The Competition Karate Parent

The Competition Karate Parent
28 Nov 2016

Thought I’d share this article.  It is from a karate practitioner so some of the words are different from the words we use in Taekwondo, but I think you’ll get the picture.  I deleted some things that didn’t pertain to what we do, but going into our next big tournament – I think it is a worthwhile read! Enjoy!

November 28, 2016
The Competition Karate Parent

Written by Jena Jay Hare | NC Budo of Belmont

Flashback eight years ago…my first experience with Competitive Martial Arts! My oldest daughter, Kayleigh, decided to compete the NKF Karate circuit and I wanted to support her by being the Best Karate Mom ever. What does a supportive parent to a seven-year-old do, to set them up for success? I’m pretty sure it wasn’t what I did. Looking back through a different lens today; as a Coach, Referee, and new Competitive Martial Arts Center Co-Owner, I’m pretty sure I got it WRONG that first season! Learning curve shortcuts for new and veteran Competition Parents:

• Learn the rules. Understanding the rules can keep you from being THAT PARENT who is setting their child up for failure by assuring them they did everything right and were robbed of “the win.” Learning the rules can also help you be an off the mat asset to your young athlete son or daughter, when they are practicing at home. Ways to learn the rules can include:
o Encourage a mock match at your dojo, and allow parents to rotate the role of referee, learning hands on as they go.
o Review the rules.

• Realize that Referees are human. They cannot be everywhere and see everything. They can only do their best and call what is visible from their vantage point. If we think our kids are under pressure as the athlete, imagine the pressure our referees are under. They can’t win in anyone’s eyes, as there is always a child, and a child’s support system that thinks they got it wrong! Teach your children to thank the referees following their match. If we view every match on the mats as a learning ground for our athletes, they always leave with knowledge that will take them closer to a win the next tournament.

• Prepare prior to tournament arrival for your child’s needs. I’ll never forget having to give a child another child’s mouthpiece, seconds before disqualification as he couldn’t find his. Talk about shutting a kid down for his upcoming match, yikes!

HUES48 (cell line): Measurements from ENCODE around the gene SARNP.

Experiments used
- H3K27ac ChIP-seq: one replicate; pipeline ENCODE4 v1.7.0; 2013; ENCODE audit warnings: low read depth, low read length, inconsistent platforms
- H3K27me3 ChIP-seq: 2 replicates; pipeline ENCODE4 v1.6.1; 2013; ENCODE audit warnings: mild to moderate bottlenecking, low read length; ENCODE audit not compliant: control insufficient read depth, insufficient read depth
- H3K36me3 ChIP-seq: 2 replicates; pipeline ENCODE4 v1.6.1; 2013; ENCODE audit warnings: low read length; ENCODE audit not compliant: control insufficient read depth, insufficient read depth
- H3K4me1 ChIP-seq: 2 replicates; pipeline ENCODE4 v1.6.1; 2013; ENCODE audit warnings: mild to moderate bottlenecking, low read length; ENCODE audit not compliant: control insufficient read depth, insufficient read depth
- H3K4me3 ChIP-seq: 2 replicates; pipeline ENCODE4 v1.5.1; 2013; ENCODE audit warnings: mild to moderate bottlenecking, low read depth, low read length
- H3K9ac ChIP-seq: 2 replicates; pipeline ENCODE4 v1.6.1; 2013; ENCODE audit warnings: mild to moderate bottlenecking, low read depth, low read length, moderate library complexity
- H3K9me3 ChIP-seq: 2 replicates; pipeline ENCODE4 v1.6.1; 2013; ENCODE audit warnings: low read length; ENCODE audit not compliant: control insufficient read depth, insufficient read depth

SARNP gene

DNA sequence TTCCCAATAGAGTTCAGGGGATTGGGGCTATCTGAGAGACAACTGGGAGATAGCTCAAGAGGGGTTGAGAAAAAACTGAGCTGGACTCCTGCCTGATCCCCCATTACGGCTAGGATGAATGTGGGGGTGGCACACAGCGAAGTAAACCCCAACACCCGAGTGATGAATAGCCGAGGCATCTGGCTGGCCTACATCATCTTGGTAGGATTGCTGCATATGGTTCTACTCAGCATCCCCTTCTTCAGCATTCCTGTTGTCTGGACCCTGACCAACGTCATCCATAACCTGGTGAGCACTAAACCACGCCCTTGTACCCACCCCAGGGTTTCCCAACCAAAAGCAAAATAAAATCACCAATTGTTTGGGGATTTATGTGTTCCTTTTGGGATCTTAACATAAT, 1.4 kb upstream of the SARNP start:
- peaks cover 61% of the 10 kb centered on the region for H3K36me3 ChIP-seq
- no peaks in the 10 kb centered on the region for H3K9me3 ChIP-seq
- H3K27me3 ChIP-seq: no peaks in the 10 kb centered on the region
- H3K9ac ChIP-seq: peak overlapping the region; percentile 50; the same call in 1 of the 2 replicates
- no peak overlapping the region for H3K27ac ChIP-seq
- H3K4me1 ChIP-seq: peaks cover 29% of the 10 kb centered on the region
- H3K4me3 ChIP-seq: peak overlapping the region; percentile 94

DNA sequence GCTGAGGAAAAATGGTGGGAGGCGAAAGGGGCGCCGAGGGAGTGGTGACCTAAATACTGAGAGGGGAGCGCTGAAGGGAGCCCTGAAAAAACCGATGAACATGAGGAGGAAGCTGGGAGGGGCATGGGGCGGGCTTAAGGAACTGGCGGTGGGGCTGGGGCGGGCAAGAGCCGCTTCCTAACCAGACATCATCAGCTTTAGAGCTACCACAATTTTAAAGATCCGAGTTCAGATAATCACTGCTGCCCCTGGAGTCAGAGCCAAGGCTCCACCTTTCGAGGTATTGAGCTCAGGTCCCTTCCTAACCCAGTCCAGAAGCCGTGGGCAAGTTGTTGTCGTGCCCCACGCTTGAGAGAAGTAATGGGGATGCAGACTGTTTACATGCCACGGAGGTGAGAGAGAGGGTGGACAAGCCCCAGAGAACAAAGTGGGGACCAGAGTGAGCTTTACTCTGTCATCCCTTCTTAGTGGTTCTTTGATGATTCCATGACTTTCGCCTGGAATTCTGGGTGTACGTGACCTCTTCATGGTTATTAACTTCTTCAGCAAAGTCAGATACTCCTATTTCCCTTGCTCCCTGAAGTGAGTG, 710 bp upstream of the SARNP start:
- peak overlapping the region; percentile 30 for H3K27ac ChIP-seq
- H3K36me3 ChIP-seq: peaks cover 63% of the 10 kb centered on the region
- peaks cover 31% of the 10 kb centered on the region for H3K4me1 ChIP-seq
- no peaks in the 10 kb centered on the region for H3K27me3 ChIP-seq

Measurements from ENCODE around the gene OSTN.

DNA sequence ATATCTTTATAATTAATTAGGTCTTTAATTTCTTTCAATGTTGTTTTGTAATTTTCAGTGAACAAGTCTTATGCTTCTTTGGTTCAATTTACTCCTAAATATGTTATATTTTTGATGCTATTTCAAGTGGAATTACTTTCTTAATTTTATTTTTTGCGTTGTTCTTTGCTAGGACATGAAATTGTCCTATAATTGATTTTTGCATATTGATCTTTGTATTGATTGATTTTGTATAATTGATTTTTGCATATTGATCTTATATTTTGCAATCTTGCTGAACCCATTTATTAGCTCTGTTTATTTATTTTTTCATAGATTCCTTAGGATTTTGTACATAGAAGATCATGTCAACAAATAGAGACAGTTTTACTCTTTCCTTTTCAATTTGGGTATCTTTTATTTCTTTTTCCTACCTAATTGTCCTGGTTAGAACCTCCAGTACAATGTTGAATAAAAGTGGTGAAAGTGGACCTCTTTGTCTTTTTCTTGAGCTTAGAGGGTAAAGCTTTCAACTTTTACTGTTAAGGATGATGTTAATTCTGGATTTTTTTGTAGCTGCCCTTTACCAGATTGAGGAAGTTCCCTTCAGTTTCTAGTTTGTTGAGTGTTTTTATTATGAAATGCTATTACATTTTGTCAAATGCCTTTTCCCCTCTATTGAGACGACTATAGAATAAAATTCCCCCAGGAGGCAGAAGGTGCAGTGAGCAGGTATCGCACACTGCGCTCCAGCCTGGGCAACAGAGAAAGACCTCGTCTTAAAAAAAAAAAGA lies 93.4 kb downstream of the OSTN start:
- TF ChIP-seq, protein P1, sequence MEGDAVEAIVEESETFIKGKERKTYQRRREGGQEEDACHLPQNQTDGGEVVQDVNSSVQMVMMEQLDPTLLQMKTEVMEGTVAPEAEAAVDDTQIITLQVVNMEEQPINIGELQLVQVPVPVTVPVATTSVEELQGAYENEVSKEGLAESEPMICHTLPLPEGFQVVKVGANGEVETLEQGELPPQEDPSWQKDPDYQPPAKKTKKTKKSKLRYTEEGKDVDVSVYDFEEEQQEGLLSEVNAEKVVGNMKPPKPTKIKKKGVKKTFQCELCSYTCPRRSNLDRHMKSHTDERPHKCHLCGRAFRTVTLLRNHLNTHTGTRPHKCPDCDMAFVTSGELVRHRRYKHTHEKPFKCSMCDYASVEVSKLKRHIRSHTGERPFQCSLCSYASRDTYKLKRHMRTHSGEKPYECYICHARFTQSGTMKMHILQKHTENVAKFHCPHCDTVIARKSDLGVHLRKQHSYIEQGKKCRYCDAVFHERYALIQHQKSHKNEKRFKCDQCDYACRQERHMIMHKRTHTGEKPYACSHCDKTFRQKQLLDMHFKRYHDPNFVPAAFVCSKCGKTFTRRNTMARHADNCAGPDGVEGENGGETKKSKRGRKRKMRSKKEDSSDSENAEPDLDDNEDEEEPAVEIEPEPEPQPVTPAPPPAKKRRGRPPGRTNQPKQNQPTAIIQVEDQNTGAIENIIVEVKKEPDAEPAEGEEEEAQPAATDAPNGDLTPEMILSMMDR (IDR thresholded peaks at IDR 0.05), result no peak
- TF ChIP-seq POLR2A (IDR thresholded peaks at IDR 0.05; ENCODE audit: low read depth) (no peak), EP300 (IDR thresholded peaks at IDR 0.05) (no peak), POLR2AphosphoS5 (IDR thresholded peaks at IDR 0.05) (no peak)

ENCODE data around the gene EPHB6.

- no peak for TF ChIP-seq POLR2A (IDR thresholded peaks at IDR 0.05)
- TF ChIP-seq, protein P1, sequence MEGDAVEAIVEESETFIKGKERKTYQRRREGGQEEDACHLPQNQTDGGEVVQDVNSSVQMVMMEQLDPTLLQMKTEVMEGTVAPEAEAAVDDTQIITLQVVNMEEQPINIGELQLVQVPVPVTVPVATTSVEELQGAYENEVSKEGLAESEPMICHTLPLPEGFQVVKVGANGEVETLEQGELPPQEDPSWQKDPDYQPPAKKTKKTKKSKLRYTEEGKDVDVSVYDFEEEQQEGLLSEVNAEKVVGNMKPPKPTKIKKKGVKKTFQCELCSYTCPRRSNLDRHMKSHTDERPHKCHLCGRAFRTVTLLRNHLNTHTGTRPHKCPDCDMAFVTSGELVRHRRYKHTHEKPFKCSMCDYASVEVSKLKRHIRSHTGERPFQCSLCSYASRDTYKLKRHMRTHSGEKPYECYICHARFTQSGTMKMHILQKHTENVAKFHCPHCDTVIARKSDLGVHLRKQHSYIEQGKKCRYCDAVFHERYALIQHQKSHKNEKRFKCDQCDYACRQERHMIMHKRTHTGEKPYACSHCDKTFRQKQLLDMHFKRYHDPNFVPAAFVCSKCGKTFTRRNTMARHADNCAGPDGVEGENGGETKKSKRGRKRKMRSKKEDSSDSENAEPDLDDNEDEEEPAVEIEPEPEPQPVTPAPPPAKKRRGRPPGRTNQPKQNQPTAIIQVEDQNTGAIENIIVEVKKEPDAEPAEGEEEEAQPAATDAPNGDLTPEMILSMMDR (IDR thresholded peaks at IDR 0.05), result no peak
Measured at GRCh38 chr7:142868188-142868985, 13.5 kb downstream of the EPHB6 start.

o Check their bag; ensuring you have a sewing kit, back up mouth piece, belts in appropriate colors, gloves, shins, snacks and plenty of water for staging.
o Sew on patches ahead of time!
o Fuel your child with good balanced nutrition. Tournament days are long days. Kids at the top or bottom of a sugar spike are not set up for their best performance.
o Review regulations for weapon sizes and gi requirements. While local tournaments are often more lenient, Regional/State/National tournaments are held to a higher standard.

• Let your child’s coach BE THEIR COACH! We want to support our children. Sometimes the best way we can do that, is by staying quiet enough through their performance for them to actually be able to hear their coach! Few children can successfully be coached by their Sensei from inside the ring, AND their parent and support system from outside the mat. Talk about confusing!! Instead of being another voice during the match…cheer for them, hug them, find something specific to tell them you saw as an improvement over the last time they performed. Celebrate the wins of the moment. Sometimes the most needed growth is found in a tournament that didn’t include a medal. Love them, don’t coach them!!

• Support the needs of your child as a whole. While your Sensei has poured their heart and soul into training your child for this moment, there are challenges you may encounter that require understanding of what happens inside our bodies when we perform for others. My daughters each experience competition in a completely unique fashion from one another. One is born to compete. She feels no anxiety, she performs better on the competition floor than during practice, and she mentally moves right along despite win or lose. My other daughter is a gifted martial artist. She has a sensitive soul and a beautiful talent. But, she HATES the pressure of competition. Anxiety ridden, sick to her stomach, self-doubt all attack her when she enters a tournament. How do we set these kids up for success?
o Talk about the mental stresses and pressures associated with performance. Most of us have experienced “that moment” where we felt anxiety kick in when called to the front of the room. Talk through what works for you, as a means of relating to your child, and offer strategies that might help them in the ring.
o Explore short meditations and visualization with your child. Teaching them to self-regulate is an amazing gift. Help them mentally prepare by running their performance through their mind as much as they run it on the mats.
o How does your child self soothe? Whether through headphones and music, with a Rubik’s cube, or by running a familiar set of stretches before hitting the mat- help them develop a routine for success.

Karate is an amazing sport for the development of athleticism, character, structure, and discipline. Competitive Karate offers an amped up learning ground for testing those teachings by adding mental and physical stressors. Partner with your child, coach, and tournament referees for a great 2017 Competition Season!


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